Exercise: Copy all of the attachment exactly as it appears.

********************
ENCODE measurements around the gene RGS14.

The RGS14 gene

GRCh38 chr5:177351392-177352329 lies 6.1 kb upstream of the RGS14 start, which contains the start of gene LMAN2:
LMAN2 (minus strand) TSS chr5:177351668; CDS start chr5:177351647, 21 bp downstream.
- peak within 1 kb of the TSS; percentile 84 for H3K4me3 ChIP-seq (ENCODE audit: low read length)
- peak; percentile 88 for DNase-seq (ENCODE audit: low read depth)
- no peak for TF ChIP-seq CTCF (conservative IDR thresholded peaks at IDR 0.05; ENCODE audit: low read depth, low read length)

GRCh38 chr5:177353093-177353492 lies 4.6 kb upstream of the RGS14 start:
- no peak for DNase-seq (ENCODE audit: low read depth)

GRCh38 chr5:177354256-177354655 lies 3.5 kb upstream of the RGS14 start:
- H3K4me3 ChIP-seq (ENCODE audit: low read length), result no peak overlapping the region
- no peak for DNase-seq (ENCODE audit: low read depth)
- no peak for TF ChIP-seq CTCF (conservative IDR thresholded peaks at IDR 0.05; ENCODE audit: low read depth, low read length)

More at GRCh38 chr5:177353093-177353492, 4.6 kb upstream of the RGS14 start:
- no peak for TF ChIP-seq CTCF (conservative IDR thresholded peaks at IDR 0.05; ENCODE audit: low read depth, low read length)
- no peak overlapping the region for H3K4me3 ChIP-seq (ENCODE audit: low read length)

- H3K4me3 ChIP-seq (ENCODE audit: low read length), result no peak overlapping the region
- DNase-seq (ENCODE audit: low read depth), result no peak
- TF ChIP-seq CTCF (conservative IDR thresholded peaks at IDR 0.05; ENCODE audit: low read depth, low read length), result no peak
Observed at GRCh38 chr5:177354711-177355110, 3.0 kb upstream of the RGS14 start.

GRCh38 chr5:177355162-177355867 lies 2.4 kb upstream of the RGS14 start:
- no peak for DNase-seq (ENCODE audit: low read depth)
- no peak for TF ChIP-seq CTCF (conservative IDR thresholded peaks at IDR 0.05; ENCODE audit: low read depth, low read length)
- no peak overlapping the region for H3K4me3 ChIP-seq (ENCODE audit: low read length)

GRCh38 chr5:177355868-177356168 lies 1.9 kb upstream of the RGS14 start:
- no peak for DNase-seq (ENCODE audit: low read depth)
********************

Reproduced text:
ENCODE measurements around the gene RGS14.

The RGS14 gene

GRCh38 chr5:177351392-177352329 lies 6.1 kb upstream of the RGS14 start, which contains the start of gene LMAN2:
LMAN2 (minus strand) TSS chr5:177351668; CDS start chr5:177351647, 21 bp downstream.
- peak within 1 kb of the TSS; percentile 84 for H3K4me3 ChIP-seq (ENCODE audit: low read length)
- peak; percentile 88 for DNase-seq (ENCODE audit: low read depth)
- no peak for TF ChIP-seq CTCF (conservative IDR thresholded peaks at IDR 0.05; ENCODE audit: low read depth, low read length)

GRCh38 chr5:177353093-177353492 lies 4.6 kb upstream of the RGS14 start:
- no peak for DNase-seq (ENCODE audit: low read depth)

GRCh38 chr5:177354256-177354655 lies 3.5 kb upstream of the RGS14 start:
- H3K4me3 ChIP-seq (ENCODE audit: low read length), result no peak overlapping the region
- no peak for DNase-seq (ENCODE audit: low read depth)
- no peak for TF ChIP-seq CTCF (conservative IDR thresholded peaks at IDR 0.05; ENCODE audit: low read depth, low read length)

More at GRCh38 chr5:177353093-177353492, 4.6 kb upstream of the RGS14 start:
- no peak for TF ChIP-seq CTCF (conservative IDR thresholded peaks at IDR 0.05; ENCODE audit: low read depth, low read length)
- no peak overlapping the region for H3K4me3 ChIP-seq (ENCODE audit: low read length)

- H3K4me3 ChIP-seq (ENCODE audit: low read length), result no peak overlapping the region
- DNase-seq (ENCODE audit: low read depth), result no peak
- TF ChIP-seq CTCF (conservative IDR thresholded peaks at IDR 0.05; ENCODE audit: low read depth, low read length), result no peak
Observed at GRCh38 chr5:177354711-177355110, 3.0 kb upstream of the RGS14 start.

GRCh38 chr5:177355162-177355867 lies 2.4 kb upstream of the RGS14 start:
- no peak for DNase-seq (ENCODE audit: low read depth)
- no peak for TF ChIP-seq CTCF (conservative IDR thresholded peaks at IDR 0.05; ENCODE audit: low read depth, low read length)
- no peak overlapping the region for H3K4me3 ChIP-seq (ENCODE audit: low read length)

GRCh38 chr5:177355868-177356168 lies 1.9 kb upstream of the RGS14 start:
- no peak for DNase-seq (ENCODE audit: low read depth)